1. I got Church's name from overhearing the phone conversation a random girl was having while walking past my office window. She was complaining about the misspelling of a band named Churches, which apparently spelled their name with a V somewhere. I don't know how you end up spelling Churches with a V, and I never looked it up because I was too busy thinking "I wonder if I can make that work as a name--minus the V." I'm clearly not cool enough to know about bands, but regardless, the name stuck.

2. I wrote the first half of Loose Cannon in present tense, back before I knew that most romance readers prefer past tense. Changing it was far more time consuming than I'd thought it would be. My knowledge of grammar is not flawless, I'll admit. 

3. The ebook is out on April 3rd! The paperback is out on April 4th! Okay, this one isn't obscure, but it's important, so we'll both have to come to terms with the fact that I'm a teensy bit of a liar. Sorry.

4. It took a gazillion years to come up with the title of the book. A gazillion. I'm not exaggerating. Not even a little. (Maybe a little). There were definitely a gazillion bad titles that were dismissed before we got to the right one. The original working title was Runners. I knew I wasn't going to use that one almost the moment I came up with it, but I didn't have anything better, so I stuck with it for months.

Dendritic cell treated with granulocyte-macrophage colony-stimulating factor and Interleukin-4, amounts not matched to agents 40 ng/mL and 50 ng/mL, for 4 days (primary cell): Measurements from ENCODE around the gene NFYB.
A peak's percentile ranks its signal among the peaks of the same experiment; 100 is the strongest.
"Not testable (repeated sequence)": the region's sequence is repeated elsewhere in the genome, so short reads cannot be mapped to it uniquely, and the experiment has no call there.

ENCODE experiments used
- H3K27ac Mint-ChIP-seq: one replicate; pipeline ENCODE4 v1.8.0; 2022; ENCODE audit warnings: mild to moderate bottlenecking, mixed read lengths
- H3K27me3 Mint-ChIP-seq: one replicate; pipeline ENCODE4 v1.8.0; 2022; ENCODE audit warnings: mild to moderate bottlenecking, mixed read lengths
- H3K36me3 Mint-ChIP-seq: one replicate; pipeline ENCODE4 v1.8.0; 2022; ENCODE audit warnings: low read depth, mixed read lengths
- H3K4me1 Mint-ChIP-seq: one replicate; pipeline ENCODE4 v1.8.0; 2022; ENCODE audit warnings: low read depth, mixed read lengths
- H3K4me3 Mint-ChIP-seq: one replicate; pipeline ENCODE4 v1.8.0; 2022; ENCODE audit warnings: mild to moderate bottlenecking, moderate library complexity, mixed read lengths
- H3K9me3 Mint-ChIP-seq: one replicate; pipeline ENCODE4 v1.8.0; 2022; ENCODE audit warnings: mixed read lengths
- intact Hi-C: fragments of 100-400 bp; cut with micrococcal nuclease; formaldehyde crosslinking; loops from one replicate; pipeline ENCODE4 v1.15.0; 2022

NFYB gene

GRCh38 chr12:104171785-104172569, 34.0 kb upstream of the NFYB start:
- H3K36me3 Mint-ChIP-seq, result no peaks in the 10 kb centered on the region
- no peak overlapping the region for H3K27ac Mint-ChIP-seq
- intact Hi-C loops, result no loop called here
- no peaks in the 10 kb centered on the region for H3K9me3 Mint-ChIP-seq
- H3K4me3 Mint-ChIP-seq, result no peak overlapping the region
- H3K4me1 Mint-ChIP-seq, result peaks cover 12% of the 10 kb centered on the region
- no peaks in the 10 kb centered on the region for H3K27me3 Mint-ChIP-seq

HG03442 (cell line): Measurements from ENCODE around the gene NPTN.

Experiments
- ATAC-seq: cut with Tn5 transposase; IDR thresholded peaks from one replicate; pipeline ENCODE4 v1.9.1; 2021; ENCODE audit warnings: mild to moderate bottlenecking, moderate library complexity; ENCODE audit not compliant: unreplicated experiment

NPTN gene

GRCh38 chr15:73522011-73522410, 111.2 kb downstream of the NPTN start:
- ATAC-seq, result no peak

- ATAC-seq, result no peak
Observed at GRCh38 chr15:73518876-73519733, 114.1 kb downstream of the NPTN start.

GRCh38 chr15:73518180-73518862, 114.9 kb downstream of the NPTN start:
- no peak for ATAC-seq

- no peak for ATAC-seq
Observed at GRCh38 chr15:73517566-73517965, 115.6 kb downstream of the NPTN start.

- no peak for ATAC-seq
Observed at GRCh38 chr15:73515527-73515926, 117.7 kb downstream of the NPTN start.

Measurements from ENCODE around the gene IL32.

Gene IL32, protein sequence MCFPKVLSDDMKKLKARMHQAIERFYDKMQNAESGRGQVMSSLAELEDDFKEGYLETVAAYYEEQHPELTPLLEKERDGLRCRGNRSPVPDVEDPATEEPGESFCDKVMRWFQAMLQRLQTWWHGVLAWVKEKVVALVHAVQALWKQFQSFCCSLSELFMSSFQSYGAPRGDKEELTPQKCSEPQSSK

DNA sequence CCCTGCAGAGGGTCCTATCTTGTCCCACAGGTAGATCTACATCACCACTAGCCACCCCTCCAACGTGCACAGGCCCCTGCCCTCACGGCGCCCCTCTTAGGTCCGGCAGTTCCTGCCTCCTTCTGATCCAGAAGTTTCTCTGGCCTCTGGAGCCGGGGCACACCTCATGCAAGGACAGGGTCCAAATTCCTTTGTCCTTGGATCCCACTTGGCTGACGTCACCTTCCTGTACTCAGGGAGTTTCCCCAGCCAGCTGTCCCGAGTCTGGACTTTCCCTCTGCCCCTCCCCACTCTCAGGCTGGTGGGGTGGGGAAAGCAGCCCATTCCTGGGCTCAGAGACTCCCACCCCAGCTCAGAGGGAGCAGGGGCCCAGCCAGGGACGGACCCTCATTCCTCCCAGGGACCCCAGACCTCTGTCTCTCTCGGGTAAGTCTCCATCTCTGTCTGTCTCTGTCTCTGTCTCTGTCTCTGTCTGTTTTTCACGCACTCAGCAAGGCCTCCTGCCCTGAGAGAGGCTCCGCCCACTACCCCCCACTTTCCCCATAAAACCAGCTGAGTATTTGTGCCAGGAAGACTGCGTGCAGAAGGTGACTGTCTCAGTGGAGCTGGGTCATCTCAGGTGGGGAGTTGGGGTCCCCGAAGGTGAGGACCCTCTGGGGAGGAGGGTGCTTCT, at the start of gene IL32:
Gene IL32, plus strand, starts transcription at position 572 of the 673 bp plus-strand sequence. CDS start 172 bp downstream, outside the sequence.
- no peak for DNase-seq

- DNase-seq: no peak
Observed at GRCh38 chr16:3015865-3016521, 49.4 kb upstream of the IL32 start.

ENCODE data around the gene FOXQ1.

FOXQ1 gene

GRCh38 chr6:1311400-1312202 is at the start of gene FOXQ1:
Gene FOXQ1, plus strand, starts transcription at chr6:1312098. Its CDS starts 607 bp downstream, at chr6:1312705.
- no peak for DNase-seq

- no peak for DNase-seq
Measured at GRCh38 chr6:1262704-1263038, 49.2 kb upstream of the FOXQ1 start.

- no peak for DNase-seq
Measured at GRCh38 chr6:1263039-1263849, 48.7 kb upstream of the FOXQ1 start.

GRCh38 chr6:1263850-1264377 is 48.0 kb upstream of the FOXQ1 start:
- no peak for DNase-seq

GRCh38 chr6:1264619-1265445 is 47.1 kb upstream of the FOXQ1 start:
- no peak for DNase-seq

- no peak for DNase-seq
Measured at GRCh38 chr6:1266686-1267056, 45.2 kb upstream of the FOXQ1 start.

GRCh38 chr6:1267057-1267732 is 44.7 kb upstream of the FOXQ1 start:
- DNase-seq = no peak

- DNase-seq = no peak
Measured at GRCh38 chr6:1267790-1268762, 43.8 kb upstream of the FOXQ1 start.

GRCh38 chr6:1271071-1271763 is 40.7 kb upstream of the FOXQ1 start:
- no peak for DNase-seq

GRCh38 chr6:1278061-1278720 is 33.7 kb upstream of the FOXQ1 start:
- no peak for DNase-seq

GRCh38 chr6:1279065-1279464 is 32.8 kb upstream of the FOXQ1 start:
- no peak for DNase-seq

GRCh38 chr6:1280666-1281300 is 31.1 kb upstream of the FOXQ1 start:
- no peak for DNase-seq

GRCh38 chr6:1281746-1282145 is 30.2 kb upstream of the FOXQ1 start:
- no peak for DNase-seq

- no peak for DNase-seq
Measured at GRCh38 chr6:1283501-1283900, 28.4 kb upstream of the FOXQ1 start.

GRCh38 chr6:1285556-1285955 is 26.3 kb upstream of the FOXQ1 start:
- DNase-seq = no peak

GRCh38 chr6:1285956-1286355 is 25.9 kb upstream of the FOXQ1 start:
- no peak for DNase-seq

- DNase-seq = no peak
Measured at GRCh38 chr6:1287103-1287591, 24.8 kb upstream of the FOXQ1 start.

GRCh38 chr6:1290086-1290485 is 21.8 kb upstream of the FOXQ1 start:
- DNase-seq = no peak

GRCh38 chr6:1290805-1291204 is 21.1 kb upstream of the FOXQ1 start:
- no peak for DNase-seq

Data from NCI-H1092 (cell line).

5. If you subscribe to my newsletter, you'll get access to some additional Loose Cannon content after the book comes out. All the scenes and story stuff end up on the website eventually, but others (like the embarrassing story behind Miller's favorite song) do not. Sign up now so you don't miss a thing! Scroll to the bottom of my news page for the big, red sign-up box.

The Birth of Bad Judgment

Okay, to be honest up front, this post is probably NSFW. There are no images and no explicit language, but there's a lot of discussion of sex, so be warned.

Everyone at work gone? Hopefully to return later? Okay. Well, you might be wondering why I'm talking about a book that came out last year, but in all the hubbub of the 99 cent sale, I've had Bad Judgment on the brain. I thought you guys might be interested in knowing how the book came to be.

Bear in mind, there's a part of this story that might make you think I'm completely nuts, and I'll warn you when we get there.

So almost two years ago, I was doing one of those run-through-the-mud-for-fun-and-health races, and I had neither fun nor health, because I ended up falling off the monkey bars and tearing my ACL. Leaving aside the indignity of adults doing monkey bars in the first place, there were some complication things from the surgery, and long story short, I ended up quitting my full-time job to stay at home and recuperate.